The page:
The Herald, Sharon, Pa.

Local News

May 15, 2013

"He was the innocent bystander"

Man shot to death outside home

FARRELL — Andrew T. Walko went out Monday night to walk his dogs. He never made it back home.

The 44-year-old, longtime Sharon resident ended up getting shot and bleeding to death in his driveway as police arrived.

“He was the innocent bystander,” Southwest Mercer County Regional Police Chief Riley Smoot said Tuesday.

Walko and his wife, Jennifer, had recently moved to 824 Emerson Ave. in Farrell, across the street from the home of Jennifer’s son, according to Walko’s father Anthony, who lives in Thorndale, Texas.

“He was out walking his dog, and he ended up in the wrong place at the wrong time,” Anthony Walko, a Sharon native, said.

Walko was gone longer than usual, his wife told police, and she looked outside around 11:15 p.m. to see if everything was OK. She said she saw people fighting inside her son Nicholas Verrill’s house at 823 Emerson Ave., police said.

Nicholas Verrill’s brother Bradley said he was at his mother’s home when she saw the fight, and he went across the street to help his brother, he told police.

After Bradley Verrill left her house, Jennifer Walko said she heard two gunshots.

One of the shots hit her husband in the chest.

Andrew Walko was outside Verrill’s house when he was shot and left a trail of blood across the street to his driveway, where he collapsed, police said.

Southwest Mercer County Police were dispatched to the shooting at 11:18 p.m., and Andrew Walko was pronounced dead at 11:46 p.m. in the emergency room of UPMC Horizon, Farrell, police said.

Seventeen hours later, Miguel Julians Huey, 26, of 200 Orange Drive, Apt. 7A, was in District Judge Ronald E. Antos’ Farrell courtroom.

Huey was taken into custody at 8:04 a.m. and spent the day being questioned by authorities.

Police say Huey, also known as “Young Get ’Em,” and two other men were in the process of robbing and beating Nicholas Verill when Bradley Verill intervened. Huey, police said, shot at Bradley Verill and hit Andrew Walko instead.

Huey denied that version of events during his arraignment.

“I didn’t do nothing. All I did was go buy weed and run away when two other people ran into the house,” Huey told Antos.

Huey asked what “you all” were accusing him of doing.

“Please understand: I am not ‘You all’,” Antos told Huey. “I’m the mediator here.”

Antos arraigned Huey on charges of criminal homicide, conspiracy to commit robbery, robbery, two counts of aggravated assault, carrying a firearm without a license, terroristic threats and unlawful restraint. No bail was set.

Huey’s friends and family members packed Antos’ courtroom, which stayed open late for the arraignment.

According to the police affidavit:

Huey was identified as one of three men who came to Nicholas Verrill’s house Monday night.

Although they hadn’t met “face-to-face,” before, Nicholas Verrill told Huey he could stop by.

Huey was out of breath and asked for a glass of water when he came over, Verrill told police. After he drank the water, Huey opened an outside door as if he was going to leave and a large black man with his face covered stormed into the house, brandishing a handgun.

Nicholas Verrill said he ran toward the front door to try to “escape,” and as he opened it another man forced the door closed.

Huey then came into the room armed with a revolver, hit him in the head and demanded money and any other valuables in the home, Verrill said.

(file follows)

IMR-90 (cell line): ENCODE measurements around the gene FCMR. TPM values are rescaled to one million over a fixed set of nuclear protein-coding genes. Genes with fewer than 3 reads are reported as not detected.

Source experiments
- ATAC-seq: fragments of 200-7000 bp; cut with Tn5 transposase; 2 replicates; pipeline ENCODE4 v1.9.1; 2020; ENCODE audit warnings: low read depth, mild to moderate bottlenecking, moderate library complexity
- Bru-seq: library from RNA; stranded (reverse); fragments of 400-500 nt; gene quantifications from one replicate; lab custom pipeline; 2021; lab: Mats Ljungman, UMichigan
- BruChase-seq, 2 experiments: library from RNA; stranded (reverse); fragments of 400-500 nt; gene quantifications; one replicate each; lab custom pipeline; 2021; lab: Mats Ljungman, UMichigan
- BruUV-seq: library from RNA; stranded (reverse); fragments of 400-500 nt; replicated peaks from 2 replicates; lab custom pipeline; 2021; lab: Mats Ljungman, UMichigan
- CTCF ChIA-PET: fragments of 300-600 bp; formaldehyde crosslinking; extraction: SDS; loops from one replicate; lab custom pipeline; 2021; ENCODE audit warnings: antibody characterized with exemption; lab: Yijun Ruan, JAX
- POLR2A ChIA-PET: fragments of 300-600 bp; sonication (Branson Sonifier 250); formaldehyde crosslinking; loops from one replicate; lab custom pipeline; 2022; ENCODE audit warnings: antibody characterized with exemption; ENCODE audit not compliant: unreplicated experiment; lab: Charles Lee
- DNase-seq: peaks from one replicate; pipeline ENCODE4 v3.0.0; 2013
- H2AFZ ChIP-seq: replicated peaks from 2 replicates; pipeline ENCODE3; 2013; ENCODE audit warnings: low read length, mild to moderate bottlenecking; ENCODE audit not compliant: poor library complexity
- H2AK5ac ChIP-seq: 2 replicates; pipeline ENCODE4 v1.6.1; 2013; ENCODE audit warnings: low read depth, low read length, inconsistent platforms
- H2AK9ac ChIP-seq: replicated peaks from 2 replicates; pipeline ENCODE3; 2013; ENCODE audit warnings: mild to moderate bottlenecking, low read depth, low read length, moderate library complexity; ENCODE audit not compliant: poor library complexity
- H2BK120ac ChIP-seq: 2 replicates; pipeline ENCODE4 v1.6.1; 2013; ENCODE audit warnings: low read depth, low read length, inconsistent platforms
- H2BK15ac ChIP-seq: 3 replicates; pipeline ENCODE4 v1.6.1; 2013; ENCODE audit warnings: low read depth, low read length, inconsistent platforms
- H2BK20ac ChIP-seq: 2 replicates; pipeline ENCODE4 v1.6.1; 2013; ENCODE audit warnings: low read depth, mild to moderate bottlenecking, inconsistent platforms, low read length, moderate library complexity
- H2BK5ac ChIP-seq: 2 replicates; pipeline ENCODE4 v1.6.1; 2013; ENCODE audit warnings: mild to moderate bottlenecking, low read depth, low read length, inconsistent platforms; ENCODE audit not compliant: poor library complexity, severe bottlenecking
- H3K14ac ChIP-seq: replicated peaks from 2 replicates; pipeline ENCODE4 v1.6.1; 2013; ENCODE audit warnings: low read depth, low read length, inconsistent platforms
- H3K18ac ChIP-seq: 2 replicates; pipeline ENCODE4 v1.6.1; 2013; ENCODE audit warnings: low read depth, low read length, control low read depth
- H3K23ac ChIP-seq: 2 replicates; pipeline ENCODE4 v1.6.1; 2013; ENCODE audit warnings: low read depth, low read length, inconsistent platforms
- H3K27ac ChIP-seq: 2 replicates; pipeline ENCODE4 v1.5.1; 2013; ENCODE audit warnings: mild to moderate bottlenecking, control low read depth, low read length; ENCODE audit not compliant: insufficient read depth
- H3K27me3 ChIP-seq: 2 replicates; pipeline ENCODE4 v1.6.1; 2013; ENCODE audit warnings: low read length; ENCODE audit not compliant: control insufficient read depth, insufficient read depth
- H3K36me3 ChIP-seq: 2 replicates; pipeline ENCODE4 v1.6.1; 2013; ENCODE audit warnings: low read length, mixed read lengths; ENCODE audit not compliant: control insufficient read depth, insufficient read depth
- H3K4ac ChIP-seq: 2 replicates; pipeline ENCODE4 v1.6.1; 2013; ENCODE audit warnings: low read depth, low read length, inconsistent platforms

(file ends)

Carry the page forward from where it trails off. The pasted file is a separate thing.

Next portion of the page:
Verrill handed over $40, and Huey led him at gunpoint into his bedroom. Huey then searched his pocket and took his wallet, which had $27 in cash that Verrill hadn’t given up.

Huey told Verrill if he lied again he’d kill him, Verrill told police.

Huey and the other men started taking televisions out a side door, and Verrill tried, unsuccessfully, to jump out of the bedroom window.

Huey and one of the other men came back into the room and starting hitting Verrill.

That’s when Bradley Verrill, after seeing the fight, crossed the street and kicked in a door. Huey shot at him once, missing, Nicholas Verrill said.

Nicholas Verrill said he saw his stepfather by a vehicle in the driveway and told police he saw Huey shoot toward Walko and then saw Walko clutch his chest.

Nicholas Verrill opened the bedroom window and jumped out through the screen, ran across the street and saw Walko collapse in the driveway.

Walko was “bleeding profusely from his chest and became unresponsive,” Verrill told police, who arrived shortly thereafter.

Nicholas Verrill was treated at UPMC Horizon, Farrell, for injuries to his jaw, head, face and mid-section, police said.

The other men who took part in the alleged robbery haven’t been identified.

“We’re still trying to piece all of this together,” Smoot said.

Walko’s family didn’t answer the doors at the Emerson Avenue homes, but Anthony Walko talked about his son in a telephone interview.

The elder Walko said he last talked to his son about two weeks ago.

“He wanted to borrow quite a bit of money to pay bills,” the elder Walko said.

Andrew Walko had recently lost a “good job” at Sharon Metal Fence in Wheatland and he and his wife, who is battling cancer, had to move from their Sharon apartment, his father said.

The elder Walko fathered Andy with his first wife, a Thai national, while he was serving in Asia in the Air Force in 1968, he said.

“We talked maybe once every couple months. Andy was always on his own (independent),” he said. “He left us when he was around 14 or 15 years old.”

“Andy was so quiet, he never bothered anybody,” he said.

“I loved him,” Tony Walko.

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